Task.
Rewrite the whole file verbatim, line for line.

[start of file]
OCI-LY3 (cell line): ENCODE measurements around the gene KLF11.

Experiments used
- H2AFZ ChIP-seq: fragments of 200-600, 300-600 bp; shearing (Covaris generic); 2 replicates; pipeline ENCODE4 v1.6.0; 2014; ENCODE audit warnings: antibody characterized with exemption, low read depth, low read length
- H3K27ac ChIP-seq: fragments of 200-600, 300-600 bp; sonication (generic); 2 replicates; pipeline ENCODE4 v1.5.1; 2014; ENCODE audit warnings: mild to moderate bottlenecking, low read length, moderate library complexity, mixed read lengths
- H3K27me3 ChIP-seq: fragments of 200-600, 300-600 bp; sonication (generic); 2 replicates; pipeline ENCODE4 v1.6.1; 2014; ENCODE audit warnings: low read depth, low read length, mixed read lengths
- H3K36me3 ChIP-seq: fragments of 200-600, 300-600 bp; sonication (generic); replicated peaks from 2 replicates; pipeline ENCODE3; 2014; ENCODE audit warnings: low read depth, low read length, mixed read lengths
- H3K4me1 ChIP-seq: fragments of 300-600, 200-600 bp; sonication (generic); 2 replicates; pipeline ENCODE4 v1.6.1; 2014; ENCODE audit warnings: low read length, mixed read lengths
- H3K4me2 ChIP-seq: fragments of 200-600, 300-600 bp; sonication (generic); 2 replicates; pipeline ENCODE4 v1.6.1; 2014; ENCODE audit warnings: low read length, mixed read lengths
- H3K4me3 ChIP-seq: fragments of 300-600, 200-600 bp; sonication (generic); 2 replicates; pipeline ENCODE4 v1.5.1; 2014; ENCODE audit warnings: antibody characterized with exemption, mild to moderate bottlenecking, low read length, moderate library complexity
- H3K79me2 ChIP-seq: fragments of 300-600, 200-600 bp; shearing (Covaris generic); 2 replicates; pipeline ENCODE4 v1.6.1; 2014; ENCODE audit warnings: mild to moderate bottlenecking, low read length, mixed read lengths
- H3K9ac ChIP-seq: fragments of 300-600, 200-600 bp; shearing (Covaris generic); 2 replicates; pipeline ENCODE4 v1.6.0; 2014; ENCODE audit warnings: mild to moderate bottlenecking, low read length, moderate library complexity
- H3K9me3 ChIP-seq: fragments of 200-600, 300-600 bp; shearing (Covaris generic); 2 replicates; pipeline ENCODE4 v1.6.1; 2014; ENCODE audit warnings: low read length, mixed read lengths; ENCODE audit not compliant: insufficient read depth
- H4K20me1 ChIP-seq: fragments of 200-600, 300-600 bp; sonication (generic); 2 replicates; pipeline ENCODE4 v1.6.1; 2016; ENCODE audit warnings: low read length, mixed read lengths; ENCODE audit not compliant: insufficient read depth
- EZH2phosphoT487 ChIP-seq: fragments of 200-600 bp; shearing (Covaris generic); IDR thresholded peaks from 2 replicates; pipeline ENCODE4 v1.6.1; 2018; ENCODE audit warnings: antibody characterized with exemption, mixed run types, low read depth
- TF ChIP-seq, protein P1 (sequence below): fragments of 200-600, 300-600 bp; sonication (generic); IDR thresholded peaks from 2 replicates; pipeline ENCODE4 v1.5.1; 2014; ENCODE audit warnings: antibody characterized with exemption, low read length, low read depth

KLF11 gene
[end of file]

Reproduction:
OCI-LY3 (cell line): ENCODE measurements around the gene KLF11.

Experiments used
- H2AFZ ChIP-seq: fragments of 200-600, 300-600 bp; shearing (Covaris generic); 2 replicates; pipeline ENCODE4 v1.6.0; 2014; ENCODE audit warnings: antibody characterized with exemption, low read depth, low read length
- H3K27ac ChIP-seq: fragments of 200-600, 300-600 bp; sonication (generic); 2 replicates; pipeline ENCODE4 v1.5.1; 2014; ENCODE audit warnings: mild to moderate bottlenecking, low read length, moderate library complexity, mixed read lengths
- H3K27me3 ChIP-seq: fragments of 200-600, 300-600 bp; sonication (generic); 2 replicates; pipeline ENCODE4 v1.6.1; 2014; ENCODE audit warnings: low read depth, low read length, mixed read lengths
- H3K36me3 ChIP-seq: fragments of 200-600, 300-600 bp; sonication (generic); replicated peaks from 2 replicates; pipeline ENCODE3; 2014; ENCODE audit warnings: low read depth, low read length, mixed read lengths
- H3K4me1 ChIP-seq: fragments of 300-600, 200-600 bp; sonication (generic); 2 replicates; pipeline ENCODE4 v1.6.1; 2014; ENCODE audit warnings: low read length, mixed read lengths
- H3K4me2 ChIP-seq: fragments of 200-600, 300-600 bp; sonication (generic); 2 replicates; pipeline ENCODE4 v1.6.1; 2014; ENCODE audit warnings: low read length, mixed read lengths
- H3K4me3 ChIP-seq: fragments of 300-600, 200-600 bp; sonication (generic); 2 replicates; pipeline ENCODE4 v1.5.1; 2014; ENCODE audit warnings: antibody characterized with exemption, mild to moderate bottlenecking, low read length, moderate library complexity
- H3K79me2 ChIP-seq: fragments of 300-600, 200-600 bp; shearing (Covaris generic); 2 replicates; pipeline ENCODE4 v1.6.1; 2014; ENCODE audit warnings: mild to moderate bottlenecking, low read length, mixed read lengths
- H3K9ac ChIP-seq: fragments of 300-600, 200-600 bp; shearing (Covaris generic); 2 replicates; pipeline ENCODE4 v1.6.0; 2014; ENCODE audit warnings: mild to moderate bottlenecking, low read length, moderate library complexity
- H3K9me3 ChIP-seq: fragments of 200-600, 300-600 bp; shearing (Covaris generic); 2 replicates; pipeline ENCODE4 v1.6.1; 2014; ENCODE audit warnings: low read length, mixed read lengths; ENCODE audit not compliant: insufficient read depth
- H4K20me1 ChIP-seq: fragments of 200-600, 300-600 bp; sonication (generic); 2 replicates; pipeline ENCODE4 v1.6.1; 2016; ENCODE audit warnings: low read length, mixed read lengths; ENCODE audit not compliant: insufficient read depth
- EZH2phosphoT487 ChIP-seq: fragments of 200-600 bp; shearing (Covaris generic); IDR thresholded peaks from 2 replicates; pipeline ENCODE4 v1.6.1; 2018; ENCODE audit warnings: antibody characterized with exemption, mixed run types, low read depth
- TF ChIP-seq, protein P1 (sequence below): fragments of 200-600, 300-600 bp; sonication (generic); IDR thresholded peaks from 2 replicates; pipeline ENCODE4 v1.5.1; 2014; ENCODE audit warnings: antibody characterized with exemption, low read length, low read depth

KLF11 gene